The Digital Watts Project was a graduate-level English class taught in summer of 2016 that focused on the 1965 Watts “Uprising” or “Riots.” The class worked with the Southern California Library (SCL) to make available, through a digital public humanities project, primary sources intended to expand the narrative around the events of 1965, and to situate them in a broader context of the history of race and racism in Los Angeles. Exploring the ways in which our background in the humanities could positively enrich our work with the SCL, Melanie Hubbard, a Digital Scholarship Librarian at Loyola Marymount University, and Dermot Ryan, an Associate Professor of English, designed a class that drew on literary texts, history, and information science, as well as including a number of speakers with disciplinary expertise and firsthand experience to inform the generation of metadata for this project.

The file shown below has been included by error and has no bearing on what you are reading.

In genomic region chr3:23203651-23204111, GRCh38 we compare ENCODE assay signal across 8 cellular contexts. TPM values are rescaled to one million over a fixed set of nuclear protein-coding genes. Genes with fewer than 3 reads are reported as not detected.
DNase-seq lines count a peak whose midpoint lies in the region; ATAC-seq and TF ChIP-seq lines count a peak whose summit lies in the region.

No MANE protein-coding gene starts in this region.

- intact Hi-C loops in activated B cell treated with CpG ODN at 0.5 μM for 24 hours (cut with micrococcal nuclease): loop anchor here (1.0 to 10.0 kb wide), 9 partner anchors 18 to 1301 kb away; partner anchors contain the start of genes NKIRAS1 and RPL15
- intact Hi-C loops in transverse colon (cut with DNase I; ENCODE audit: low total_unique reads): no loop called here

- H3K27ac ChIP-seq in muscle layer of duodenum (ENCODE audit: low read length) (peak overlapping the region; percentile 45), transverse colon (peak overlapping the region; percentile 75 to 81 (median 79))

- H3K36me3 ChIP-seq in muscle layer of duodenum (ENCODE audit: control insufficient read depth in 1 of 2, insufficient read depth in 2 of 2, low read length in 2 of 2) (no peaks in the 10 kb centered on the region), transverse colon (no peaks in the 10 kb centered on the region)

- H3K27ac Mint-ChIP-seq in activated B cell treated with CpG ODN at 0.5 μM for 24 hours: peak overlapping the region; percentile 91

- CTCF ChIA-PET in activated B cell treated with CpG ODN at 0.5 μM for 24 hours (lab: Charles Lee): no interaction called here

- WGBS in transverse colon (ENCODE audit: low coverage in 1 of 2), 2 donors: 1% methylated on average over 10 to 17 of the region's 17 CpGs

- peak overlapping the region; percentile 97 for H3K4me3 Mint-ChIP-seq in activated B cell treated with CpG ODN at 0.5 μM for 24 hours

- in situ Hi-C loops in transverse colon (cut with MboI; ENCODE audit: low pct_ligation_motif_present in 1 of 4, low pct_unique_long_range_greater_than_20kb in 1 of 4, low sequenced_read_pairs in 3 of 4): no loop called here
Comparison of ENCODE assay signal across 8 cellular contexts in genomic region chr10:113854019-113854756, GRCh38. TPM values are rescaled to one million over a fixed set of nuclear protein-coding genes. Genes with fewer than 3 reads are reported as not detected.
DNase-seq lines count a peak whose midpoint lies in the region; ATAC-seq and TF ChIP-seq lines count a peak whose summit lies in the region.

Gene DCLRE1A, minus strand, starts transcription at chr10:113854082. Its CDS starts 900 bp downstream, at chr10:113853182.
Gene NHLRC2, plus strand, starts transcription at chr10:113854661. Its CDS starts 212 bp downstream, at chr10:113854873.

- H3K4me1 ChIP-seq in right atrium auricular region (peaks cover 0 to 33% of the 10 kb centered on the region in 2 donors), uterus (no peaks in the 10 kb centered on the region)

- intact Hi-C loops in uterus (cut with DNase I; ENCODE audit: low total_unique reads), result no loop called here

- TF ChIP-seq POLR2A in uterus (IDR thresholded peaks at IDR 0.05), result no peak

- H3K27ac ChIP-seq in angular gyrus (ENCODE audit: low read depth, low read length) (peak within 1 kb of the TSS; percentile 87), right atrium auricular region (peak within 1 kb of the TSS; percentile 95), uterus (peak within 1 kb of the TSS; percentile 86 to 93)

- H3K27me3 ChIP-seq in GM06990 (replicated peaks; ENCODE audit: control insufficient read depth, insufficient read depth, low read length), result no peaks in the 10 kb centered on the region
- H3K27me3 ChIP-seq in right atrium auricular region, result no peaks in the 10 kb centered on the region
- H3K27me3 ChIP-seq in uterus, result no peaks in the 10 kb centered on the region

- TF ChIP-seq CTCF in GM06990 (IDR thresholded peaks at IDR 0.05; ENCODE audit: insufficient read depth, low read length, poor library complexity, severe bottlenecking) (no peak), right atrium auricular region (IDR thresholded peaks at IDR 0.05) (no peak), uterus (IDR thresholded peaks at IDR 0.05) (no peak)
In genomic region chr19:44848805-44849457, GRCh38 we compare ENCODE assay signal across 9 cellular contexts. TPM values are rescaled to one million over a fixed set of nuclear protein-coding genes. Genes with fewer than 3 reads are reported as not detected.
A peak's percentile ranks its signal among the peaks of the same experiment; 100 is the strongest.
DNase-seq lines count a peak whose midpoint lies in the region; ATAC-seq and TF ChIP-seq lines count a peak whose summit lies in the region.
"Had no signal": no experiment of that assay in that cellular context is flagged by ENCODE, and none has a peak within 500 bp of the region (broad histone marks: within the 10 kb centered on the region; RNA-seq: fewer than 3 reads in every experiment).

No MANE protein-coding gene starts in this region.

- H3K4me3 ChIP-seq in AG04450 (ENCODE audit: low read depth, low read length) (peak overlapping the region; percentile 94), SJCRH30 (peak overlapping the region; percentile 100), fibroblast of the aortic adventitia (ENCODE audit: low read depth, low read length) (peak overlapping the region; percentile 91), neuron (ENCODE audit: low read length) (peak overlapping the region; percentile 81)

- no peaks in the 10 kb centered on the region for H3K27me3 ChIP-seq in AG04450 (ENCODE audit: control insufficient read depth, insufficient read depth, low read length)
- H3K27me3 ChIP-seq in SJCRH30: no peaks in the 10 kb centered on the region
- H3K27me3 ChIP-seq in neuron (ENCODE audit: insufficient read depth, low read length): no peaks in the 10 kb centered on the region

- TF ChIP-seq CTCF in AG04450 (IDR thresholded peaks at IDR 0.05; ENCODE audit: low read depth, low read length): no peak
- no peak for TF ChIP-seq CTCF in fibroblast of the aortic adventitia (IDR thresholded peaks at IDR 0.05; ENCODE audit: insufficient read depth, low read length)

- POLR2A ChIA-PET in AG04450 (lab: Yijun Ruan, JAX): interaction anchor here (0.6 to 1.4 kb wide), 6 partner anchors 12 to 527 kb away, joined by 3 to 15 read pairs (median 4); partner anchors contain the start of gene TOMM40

Preprint from Digital Humanities, Libraries, and Partnerships: A Critical Examination of Labor, Networks, and Community (2018) edited by Robin Kear and Kate Joranson.
Hubbard, Melanie and Ryan, Dermot, "Digital Humanities as Community Engagement: The Digital Watts Project" (2018). LMU Librarian Publications & Presentations. 93.